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So many fantastic people were born on or around this day. Happy birthday wishes to agentxpndble, arymetore, caster121, and syrcleoftrees! And happy early birthday wishes to ghislainem70, tudorpumpkin, xjenavivex, lizziebelle, zmaddoc, supermusicmad, and wiccagirl24. May all of you enjoy a brilliant day, my dear friends, and a fabulous year to come!

A few quick items:

* I was offline much of yesterday due to a fun series of thunderstorms. I'm catching up now!

* Reason Papers: A Journal of Interdisciplinary Normative Studies has published (online and for free) a very special issue, Imagining Better: Philosophical Issues in Harry Potter, edited by Carrie-Ann Biondi and including essays by some terrific scholars, several of whom I'm glad to call friends as well as colleagues. You don't want to miss these essays if you're a student or fan of Harry Potter. Check out this brilliant issue and/or download it here!

* Speaking of the wonderful agentxpndble, whose birthday is today, she's the mistress of two great websites, including CI5 Addict (for The Professionals) and...



* This month I'm part of a four-person scholarly roundtable dialogue on "Liberty, Commerce, and Literature" featured at Cato Unbound here. The other participants are literary critics Sarah Skwire and Frederick Turner and Heinlein biographer William H. Patterson, Jr.


And last, the new Hobbit video blog. Two words: Beorn's Hall! \o/



"I come from under the hill, and under the hills and over the hills my paths led. And through the air. I am he that walks unseen. I am the clue-finder, the web-cutter, the stinging fly. I was chosen for the lucky number. I am he that buries his friends alive and drowns them and draws them alive again from the water. I came from the end of bag, but no bag went over me. I am the friend of bears and the guest of eagles. I am Ring-winner and Luckwearer; and I am Barrel-rider."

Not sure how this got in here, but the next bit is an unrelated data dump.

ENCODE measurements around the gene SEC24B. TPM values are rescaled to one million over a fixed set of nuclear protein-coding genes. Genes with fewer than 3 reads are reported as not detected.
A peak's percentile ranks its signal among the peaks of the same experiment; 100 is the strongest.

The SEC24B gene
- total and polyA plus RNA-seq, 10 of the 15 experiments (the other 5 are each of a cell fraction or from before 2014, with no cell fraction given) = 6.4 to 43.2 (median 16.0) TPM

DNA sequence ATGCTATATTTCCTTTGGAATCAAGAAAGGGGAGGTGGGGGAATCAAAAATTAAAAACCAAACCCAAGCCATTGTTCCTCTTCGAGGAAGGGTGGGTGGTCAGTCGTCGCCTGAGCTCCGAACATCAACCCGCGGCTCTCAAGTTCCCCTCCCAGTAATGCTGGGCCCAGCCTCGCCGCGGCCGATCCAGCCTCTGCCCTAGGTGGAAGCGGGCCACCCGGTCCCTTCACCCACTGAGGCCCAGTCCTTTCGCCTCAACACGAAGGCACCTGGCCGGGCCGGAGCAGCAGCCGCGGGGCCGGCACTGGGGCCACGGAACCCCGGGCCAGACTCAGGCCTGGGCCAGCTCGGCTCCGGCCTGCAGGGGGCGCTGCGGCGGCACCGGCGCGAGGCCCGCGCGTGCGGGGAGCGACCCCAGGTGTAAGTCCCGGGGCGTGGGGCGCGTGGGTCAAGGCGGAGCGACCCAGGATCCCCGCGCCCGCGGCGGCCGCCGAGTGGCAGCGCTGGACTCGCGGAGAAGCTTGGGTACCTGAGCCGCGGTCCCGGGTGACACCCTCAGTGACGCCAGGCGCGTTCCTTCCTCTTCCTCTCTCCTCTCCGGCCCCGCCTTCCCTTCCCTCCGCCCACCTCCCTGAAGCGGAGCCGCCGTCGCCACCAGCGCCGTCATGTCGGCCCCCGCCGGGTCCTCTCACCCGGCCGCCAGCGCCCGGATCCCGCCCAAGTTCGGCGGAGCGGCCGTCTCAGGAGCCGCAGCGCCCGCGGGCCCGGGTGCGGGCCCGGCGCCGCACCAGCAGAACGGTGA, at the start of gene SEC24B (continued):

- Bilbo Baggins, The Hobbit, J.R.R. Tolkien

Comments

( 19 comments — Leave a comment )
cookiefleck
Jul. 24th, 2012 02:00 pm (UTC)
Two words: Bilbo Baggins. :)
eldritchhobbit
Jul. 24th, 2012 02:03 pm (UTC)
Always!!!

Didn't you love Martin Freeman's awe taking in the sets? I was so glad we got to see more of him in this vlog.

I owe you email! More soon very, I promise! I'm so tickled you saw the trailer on the big screen. *flails*

Edited at 2012-07-24 02:03 pm (UTC)
cookiefleck
Jul. 24th, 2012 03:10 pm (UTC)
This was a very satisfying vid! I think I liked the heartfelt moments best. What a life-changing experience. But as with the others, it just leaves me wanting more. Dec 14 cannot get here fast enough. (BTW, I know you are behind, but check out my last blog post re the new Man of Steel trailer - and the WTF moment.)
eldritchhobbit
Jul. 28th, 2012 11:38 pm (UTC)
I agree wholeheartedly: Dec. 14 cannot get here fast enough! AUGH!!!

I've been thinking about the phenomenon of film trailers using music from other film's soundtracks. I know it's done pretty regularly, but my impression was/is that it's usually done with songs that aren't "standout," easily recognizable and iconic. The only example I can think of offhand is from the Elizabeth: The Golden Age trailer, which used a song taken from the soundtrack of The Island. The only reason I knew that was because I Googled it to pieces (LOL). I'd seen The Island, but the song hadn't made that much of an impression on me. It did in the trailer, though.

That's world's away from using something as huge as the LOTR soundtrack. As John Watson would say, that's a bit not good. ;)

(I do remember the trailer for Ever After used "The Mummers' Dance" by Loreena McKennitt, which I already knew very well, and it threw me for a loop. I missed several seconds of the trailer, just from the shock of hearing it in a new context.)
xjenavivex
Jul. 24th, 2012 02:26 pm (UTC)
Thank you so much. It looks like you got the thunderstorms that we never really got in the evening. It must have been a long day yesterday because I can't remember now if we had an afternoon shower.
eldritchhobbit
Jul. 28th, 2012 11:30 pm (UTC)
I hope you had a great one!

Good grief, we seem to be getting thunderstorms every single day. It's crazy! There are walking trails near our house, going around the lake, and now they're covered with moss because it's been so warm and wet.
amedia
Jul. 24th, 2012 07:35 pm (UTC)
Thank you for the kind words on the Reason Papers collection! Carrie-Ann was just wonderful to work with and I'm excited about how well the project turned out.
eldritchhobbit
Jul. 28th, 2012 11:39 pm (UTC)
It turned out so beautifully! You're all to be congratulated mightily. I sent out emails to my past and present HP students to tell them about it. Well done indeed!
lizziebelle